TESS finds 30 exocomets for Beta Pictoris
30 exocomets orbiting Beta Pic
Comets are small bodies of rock, ice, dust and gas. They’re common in our solar system. You might have seen one yourself, as it swept into the inner solar system, near our local star. And astronomers have also been finding comets in distant star systems as well. Planets orbiting other stars are called exoplanets. And comets orbiting other stars are called exocomets. Researchers have known for decades that Beta Pictoris – a young, still-forming solar system 64 light-years away – has at least two planets. On May 3, 2022, NASA said that its TESS planet hunter has revealed at least 30 exocomets in the long-studied Beta Pictoris system.
The scientists said they could detect such small bodies at such a great distance by spotting the comet’s long tails, as they crossed the face of their star.
A range of sizes for exocomet cores
We knew other star systems were likely to have comets. Like planets, comets must be born with their stars. And astronomers already had spectroscopic evidence for a few exocomets, going back to the mid-1980s. Plus, they’d found three more comets orbiting Beta Pictoris in 2019.
This time, Alain Lecavelier des Etangs led a team of international researchers, who made the discovery when analyzing data from TESS. The data were collected over a period of 156 days, starting in 2018.
And so – incredibly and for the first time – astronomers were able to measure a distribution of sizes for the nuclei, or cores, of exocomets. That’s impressive, since the comets are so far away (64 light-years). The sizes ranged from about 1.9 to 8.7 miles in diameter (3 to 14 km).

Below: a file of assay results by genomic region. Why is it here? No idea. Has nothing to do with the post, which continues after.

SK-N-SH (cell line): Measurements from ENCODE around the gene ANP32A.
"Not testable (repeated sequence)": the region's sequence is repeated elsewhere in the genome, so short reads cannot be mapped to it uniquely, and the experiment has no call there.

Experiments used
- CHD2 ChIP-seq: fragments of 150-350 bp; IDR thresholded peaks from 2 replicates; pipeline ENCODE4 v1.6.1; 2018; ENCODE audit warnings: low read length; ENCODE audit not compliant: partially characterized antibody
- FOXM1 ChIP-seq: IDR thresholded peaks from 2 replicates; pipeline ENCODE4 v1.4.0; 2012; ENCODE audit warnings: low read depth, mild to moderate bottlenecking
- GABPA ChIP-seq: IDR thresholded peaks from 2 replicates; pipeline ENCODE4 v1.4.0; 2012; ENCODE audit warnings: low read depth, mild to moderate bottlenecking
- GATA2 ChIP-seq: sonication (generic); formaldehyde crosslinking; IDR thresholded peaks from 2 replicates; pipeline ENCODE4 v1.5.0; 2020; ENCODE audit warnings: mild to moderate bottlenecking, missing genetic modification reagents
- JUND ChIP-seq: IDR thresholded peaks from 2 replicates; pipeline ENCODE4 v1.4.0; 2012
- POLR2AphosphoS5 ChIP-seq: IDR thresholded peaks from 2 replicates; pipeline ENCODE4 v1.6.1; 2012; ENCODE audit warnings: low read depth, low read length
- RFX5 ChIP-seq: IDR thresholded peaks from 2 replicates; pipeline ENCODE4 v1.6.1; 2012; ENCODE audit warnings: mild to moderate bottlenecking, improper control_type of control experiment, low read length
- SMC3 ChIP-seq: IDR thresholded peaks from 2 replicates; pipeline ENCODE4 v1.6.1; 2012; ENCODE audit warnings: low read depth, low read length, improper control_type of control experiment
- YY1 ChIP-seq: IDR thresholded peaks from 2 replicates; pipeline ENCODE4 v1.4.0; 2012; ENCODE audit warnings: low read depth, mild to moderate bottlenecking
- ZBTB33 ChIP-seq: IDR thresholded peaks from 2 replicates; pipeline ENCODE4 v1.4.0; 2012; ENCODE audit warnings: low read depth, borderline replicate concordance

Similarities to our own solar system
Notably, the data from TESS also showed that the distribution of the comets is very similar to that of comets in our own solar system. This indicates that, like here, the Beta Pictoris comets formed from many collisions and breakups of other bodies. This suggests a similar history to our early solar system, where both solar systems gradually sorted themselves out into larger and smaller bodies orbiting their respective stars.
As stated in the paper:
Taken all together these estimates for the solar system comets are in general agreement with the value that we obtained for the Beta Pictoris comets, with some slightly shallower distributions in some cases. This points toward the importance of collisional fragmentation in shaping the size distribution of the exocomets in the younger Beta Pictoris planetary system.
The observed distribution of exocomets in the young planetary system of Beta Pictoris is strikingly similar to the distribution observed in the solar system. This distribution seems to be ubiquitous and is also consistent with the canonical Dohnanyi’s size distribution, which corresponds to the size distribution of a collisionally relaxed population. This indicates that the collisional process with fragmentation cascades is likely one of the dominant processes that shape the population of kilometer-sized bodies in the Beta Pictoris planetary systems.
Beta Pictoris’ planets
The star Beta Pictoris also has at least two still-forming planets. Astronomers discovered Beta Pictoris b, about 11 times the mass and 1.65 times the radius of Jupiter, in 2008. Beta Pictoris c, nine times Jupiter’s mass and an estimated 1.12 times the radius, was found in 2019. In this case, being giant planets not too far away made them relatively easy to detect.
In fact, astronomers have been able to directly image both planets, not an easy feat.
Bottom line: An international team of astronomers has discovered 30 exocomets orbiting the young star Beta Pictoris, 64 light-years away from Earth. This is the first time the size distribution of such small bodies has been measured in a planetary system other than our own.